The wind is howling outside Mrs Daffodil’s window and she wishes she had the fetching fan pictured above to hold outside so she could watch it spin in the breezes, which are more March-lion-like than anything February. As we are half-way through the month of February, Mrs Daffodil reminds any of her marriage-minded readers that it is a Leap Year. Proposals must be drafted; venues and rings selected.
A young man’s impulsive sending of a Valentine has life-changing repercussions, in “What Became of a Valentine.” Moral: “Always be Kind to Seamstresses.”
(That heartless person over at Haunted Ohio also shared a Spiritualist sentiment for the holiday in “The Medium’s Valentine.”)
The little-known history of the techniques behind false-eyelashes in “Art Eyelashes and Eye Winkers.” Suffering for beauty.
A strange story of a mysterious woman who saves the life of a dying man far from home in “A Curious Porcelain Bowl.”
On Sunday, Mrs Daffodil will relate shocking deeds and vile insults as a ladies’ club in a small town tries to stage a “Lady Washington Tea.”
Over at the Haunted Ohio blog, a young man is tormented by a “discontented daemon” who strangles him, slashes his clothes, and levitates him over his master’s house into a quagmire in “Some Discontented Daemon.” Mrs Daffodil is pursing her lips dubiously.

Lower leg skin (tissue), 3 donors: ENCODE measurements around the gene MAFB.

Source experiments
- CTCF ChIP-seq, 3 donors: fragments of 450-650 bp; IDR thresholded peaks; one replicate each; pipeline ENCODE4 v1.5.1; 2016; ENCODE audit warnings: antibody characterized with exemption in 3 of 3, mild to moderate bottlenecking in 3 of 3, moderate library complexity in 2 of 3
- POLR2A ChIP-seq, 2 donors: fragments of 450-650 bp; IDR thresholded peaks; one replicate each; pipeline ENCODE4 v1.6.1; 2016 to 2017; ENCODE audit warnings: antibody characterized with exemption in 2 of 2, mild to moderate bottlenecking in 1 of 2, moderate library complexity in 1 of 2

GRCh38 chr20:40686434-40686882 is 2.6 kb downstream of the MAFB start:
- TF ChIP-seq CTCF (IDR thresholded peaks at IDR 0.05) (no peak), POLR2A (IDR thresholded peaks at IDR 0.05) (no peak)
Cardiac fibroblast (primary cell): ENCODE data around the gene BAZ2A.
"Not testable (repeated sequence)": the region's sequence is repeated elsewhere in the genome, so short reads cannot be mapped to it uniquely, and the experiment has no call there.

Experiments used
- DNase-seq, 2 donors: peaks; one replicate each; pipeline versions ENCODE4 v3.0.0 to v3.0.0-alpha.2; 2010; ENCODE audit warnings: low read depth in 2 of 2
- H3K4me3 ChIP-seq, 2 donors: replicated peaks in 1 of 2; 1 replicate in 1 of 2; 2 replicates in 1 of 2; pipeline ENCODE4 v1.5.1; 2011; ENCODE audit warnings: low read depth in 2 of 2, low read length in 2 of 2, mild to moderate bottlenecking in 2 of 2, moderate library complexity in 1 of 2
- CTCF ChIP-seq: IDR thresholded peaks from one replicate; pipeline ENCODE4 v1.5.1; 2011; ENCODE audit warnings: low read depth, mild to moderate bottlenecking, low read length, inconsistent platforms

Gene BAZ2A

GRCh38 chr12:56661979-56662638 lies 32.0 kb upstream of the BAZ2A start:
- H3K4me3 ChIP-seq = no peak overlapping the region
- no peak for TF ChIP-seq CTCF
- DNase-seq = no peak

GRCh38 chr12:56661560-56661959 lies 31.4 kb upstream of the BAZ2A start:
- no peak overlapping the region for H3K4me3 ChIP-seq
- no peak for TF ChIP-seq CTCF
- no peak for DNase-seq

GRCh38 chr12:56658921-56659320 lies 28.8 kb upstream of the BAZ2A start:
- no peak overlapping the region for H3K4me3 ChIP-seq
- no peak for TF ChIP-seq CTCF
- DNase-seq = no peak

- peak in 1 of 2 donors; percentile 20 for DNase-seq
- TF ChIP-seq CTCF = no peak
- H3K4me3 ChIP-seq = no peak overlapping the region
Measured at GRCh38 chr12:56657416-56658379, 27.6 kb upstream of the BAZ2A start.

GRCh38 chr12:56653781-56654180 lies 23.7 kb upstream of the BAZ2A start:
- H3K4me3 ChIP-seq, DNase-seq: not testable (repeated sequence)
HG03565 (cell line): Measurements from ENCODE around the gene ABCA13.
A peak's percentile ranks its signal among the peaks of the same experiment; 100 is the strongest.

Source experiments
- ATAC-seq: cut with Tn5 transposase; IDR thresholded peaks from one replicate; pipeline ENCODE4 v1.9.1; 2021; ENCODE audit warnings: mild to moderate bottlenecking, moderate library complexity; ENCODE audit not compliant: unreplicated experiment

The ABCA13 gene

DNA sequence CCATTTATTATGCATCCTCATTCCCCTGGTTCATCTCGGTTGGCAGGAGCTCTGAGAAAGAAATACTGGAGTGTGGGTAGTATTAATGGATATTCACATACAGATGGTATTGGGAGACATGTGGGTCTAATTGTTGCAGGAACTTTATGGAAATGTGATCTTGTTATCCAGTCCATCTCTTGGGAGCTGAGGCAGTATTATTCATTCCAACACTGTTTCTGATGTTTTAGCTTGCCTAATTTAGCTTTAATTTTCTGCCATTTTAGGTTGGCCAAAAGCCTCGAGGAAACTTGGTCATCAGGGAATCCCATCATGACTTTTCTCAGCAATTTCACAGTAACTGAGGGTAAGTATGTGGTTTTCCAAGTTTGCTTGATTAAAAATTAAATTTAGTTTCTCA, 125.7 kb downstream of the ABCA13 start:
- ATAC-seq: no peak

In a late example of a witchcraft trial, a beautiful foreigner is tried for being “The Witch of Leadville,” in 1899 Colorado.
If one wishes to peruse the Haunted Ohio version of the Weekend Compendium, of a decidedly less elevated tone, one should follow this link.
Also art imitates life or vice-versa? in a story about a green jungle hell and a terrifyingly large spider. Of special interest to M.R. James fans.
Some of the favourite links of the week: A toothsome post on Irish fairies and Irish food. Incidentally, “The Fairy Investigation Society” now has an official Face-book page and invites all interested to visit for fairy news and art.
Speaking of “daemons,” EsoterX takes on demon-speak in They Talk Funny in West Hell.
Crash go the chariots: The discovery of the first complete Bronze-age wheel at the site called the “Peterborough Pompeii,” is confounding the experts.
Mrs Daffodil invites you to join her on the curiously named “Face-book,” where you will find a feast of fashion hints, fads and fancies, and historical anecdotes
You may read about a sentimental succubus, a vengeful seamstress’s ghost, Victorian mourning gone horribly wrong, and, of course, Mrs Daffodil’s efficient tidying up after a distasteful decapitation in A Spot of Bother: Four Macabre Tales.
Chris Woodyard is the author of The Victorian Book of the Dead, The Ghost Wore Black, The Headless Horror, The Face in the Window, and the 7-volume Haunted Ohio series. She is also the chronicler of the adventures of that amiable murderess Mrs Daffodil in A Spot of Bother: Four Macabre Tales. The books are available in paperback and for Kindle. Indexes and fact sheets for all of these books may be found by searching hauntedohiobooks.com. Join her on FB at Haunted Ohio by Chris Woodyard or The Victorian Book of the Dead.